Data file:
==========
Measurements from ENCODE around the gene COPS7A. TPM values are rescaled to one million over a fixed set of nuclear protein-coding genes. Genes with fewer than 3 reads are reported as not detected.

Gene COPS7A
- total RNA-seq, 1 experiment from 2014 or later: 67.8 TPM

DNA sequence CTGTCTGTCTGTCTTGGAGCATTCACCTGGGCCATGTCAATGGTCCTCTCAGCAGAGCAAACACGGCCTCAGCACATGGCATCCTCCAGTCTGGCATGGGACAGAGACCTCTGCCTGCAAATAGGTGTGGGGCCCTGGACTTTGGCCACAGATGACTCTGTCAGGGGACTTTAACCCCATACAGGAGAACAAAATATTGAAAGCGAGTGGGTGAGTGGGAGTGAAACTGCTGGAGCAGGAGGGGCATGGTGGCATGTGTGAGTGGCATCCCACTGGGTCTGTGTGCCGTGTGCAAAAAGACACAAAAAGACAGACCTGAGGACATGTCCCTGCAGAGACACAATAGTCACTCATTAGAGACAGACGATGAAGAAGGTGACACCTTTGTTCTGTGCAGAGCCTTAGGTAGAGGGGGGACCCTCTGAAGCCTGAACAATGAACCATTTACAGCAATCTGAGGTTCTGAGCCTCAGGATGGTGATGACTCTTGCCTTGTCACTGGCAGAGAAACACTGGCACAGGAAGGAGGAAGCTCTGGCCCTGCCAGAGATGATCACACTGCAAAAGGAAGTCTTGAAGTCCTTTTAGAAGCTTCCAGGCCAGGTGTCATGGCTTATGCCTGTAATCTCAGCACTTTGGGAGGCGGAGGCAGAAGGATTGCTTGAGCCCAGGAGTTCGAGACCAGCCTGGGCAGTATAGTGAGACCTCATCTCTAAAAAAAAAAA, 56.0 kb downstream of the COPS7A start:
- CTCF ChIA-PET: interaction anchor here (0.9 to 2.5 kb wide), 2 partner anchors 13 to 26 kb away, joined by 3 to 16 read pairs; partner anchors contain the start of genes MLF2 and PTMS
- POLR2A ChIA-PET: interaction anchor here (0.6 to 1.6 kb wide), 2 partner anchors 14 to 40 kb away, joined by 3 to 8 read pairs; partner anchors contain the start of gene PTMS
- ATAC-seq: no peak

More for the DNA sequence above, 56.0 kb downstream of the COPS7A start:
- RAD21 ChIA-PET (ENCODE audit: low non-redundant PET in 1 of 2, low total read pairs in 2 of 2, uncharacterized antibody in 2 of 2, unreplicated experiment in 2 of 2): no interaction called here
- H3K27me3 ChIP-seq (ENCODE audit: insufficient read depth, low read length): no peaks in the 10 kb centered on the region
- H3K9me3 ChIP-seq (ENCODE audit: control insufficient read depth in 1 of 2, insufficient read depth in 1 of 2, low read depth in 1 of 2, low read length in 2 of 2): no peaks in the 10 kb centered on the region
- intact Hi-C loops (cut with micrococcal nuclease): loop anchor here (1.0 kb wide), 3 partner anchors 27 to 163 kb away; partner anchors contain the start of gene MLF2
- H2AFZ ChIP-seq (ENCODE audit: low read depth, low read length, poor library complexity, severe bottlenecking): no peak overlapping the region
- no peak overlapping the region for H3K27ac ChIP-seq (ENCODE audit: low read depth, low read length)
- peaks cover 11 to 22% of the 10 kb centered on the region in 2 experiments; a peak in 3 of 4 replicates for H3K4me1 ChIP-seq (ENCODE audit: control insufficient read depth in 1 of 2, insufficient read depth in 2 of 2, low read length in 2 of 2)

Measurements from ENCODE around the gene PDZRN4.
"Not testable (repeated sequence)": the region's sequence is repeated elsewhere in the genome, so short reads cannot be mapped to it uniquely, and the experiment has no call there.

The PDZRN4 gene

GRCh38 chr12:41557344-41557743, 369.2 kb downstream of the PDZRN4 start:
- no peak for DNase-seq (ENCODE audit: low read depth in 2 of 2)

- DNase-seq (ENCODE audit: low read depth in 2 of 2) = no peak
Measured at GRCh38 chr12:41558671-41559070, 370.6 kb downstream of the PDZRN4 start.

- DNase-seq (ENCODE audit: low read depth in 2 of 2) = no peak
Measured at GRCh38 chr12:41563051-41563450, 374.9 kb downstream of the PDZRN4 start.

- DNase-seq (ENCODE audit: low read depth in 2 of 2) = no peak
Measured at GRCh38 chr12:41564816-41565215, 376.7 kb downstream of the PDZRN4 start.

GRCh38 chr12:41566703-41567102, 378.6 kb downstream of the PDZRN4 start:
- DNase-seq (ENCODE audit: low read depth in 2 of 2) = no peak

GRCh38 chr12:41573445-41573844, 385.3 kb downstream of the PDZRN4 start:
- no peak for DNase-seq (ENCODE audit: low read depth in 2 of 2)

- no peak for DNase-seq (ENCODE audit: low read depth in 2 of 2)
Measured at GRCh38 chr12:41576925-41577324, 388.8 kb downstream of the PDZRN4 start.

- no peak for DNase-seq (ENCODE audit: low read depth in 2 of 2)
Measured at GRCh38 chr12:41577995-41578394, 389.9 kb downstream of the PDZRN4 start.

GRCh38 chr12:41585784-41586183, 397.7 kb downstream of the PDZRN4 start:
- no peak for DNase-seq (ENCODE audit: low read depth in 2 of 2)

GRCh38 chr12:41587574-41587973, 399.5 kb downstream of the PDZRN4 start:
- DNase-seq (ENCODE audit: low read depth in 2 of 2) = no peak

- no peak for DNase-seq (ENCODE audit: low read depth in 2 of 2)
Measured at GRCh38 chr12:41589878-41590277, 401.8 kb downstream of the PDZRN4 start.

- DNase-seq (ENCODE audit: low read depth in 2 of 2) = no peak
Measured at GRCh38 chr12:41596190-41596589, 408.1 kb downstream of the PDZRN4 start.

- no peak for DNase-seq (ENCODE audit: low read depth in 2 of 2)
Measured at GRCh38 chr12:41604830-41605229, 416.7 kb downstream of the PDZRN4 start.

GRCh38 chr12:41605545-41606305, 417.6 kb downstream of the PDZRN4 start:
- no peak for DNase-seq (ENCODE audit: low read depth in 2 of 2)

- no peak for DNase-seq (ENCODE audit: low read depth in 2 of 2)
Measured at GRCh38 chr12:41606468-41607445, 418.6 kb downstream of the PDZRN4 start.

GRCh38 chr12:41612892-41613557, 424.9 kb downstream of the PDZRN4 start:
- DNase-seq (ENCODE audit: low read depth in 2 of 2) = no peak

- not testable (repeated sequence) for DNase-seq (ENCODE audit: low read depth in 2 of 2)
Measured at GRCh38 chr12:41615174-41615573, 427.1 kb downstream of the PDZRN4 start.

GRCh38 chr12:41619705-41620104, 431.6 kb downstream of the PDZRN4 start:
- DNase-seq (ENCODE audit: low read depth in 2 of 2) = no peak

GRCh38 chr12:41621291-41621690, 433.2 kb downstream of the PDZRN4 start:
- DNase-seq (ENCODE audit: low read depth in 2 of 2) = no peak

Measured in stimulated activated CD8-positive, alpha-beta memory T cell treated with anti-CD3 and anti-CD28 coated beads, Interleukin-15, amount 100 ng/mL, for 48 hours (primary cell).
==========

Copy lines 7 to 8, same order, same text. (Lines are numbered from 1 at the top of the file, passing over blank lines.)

- ATAC-seq: no peak

More for the DNA sequence above, 56.0 kb downstream of the COPS7A start: